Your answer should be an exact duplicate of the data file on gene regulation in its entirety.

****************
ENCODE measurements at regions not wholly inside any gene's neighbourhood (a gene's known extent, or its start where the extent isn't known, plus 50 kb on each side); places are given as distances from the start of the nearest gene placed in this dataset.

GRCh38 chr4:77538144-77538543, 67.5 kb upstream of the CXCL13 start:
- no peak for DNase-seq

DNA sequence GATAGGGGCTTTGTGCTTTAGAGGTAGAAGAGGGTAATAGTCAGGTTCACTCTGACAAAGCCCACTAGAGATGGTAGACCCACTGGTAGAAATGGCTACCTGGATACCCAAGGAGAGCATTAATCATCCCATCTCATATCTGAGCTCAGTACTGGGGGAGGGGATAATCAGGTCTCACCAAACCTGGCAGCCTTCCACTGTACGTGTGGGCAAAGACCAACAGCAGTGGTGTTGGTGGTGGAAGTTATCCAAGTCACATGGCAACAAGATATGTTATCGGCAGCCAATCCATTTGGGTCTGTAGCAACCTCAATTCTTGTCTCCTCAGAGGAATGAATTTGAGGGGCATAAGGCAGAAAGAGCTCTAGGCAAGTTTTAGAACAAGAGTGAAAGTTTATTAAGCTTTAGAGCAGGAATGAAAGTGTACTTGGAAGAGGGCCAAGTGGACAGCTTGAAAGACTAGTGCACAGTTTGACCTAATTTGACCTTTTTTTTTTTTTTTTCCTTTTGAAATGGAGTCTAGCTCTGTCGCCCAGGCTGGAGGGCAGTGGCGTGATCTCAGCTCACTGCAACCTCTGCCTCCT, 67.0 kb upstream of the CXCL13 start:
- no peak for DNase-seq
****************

ENCODE measurements at regions not wholly inside any gene's neighbourhood (a gene's known extent, or its start where the extent isn't known, plus 50 kb on each side); places are given as distances from the start of the nearest gene placed in this dataset.

GRCh38 chr4:77538144-77538543, 67.5 kb upstream of the CXCL13 start:
- no peak for DNase-seq

DNA sequence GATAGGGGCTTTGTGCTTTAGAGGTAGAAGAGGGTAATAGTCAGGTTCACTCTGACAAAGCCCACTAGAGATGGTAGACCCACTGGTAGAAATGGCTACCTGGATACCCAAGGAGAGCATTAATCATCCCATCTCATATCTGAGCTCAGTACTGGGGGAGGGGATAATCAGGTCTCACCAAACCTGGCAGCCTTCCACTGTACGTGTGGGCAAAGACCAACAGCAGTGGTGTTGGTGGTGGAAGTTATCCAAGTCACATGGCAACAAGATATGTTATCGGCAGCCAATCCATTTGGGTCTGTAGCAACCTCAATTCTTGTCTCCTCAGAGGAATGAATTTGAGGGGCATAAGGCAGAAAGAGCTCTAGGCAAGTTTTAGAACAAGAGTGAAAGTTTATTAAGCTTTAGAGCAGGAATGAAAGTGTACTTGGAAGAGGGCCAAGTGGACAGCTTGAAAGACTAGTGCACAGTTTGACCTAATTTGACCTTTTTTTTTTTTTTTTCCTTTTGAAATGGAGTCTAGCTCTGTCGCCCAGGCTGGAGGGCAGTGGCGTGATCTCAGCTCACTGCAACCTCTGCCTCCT, 67.0 kb upstream of the CXCL13 start:
- no peak for DNase-seq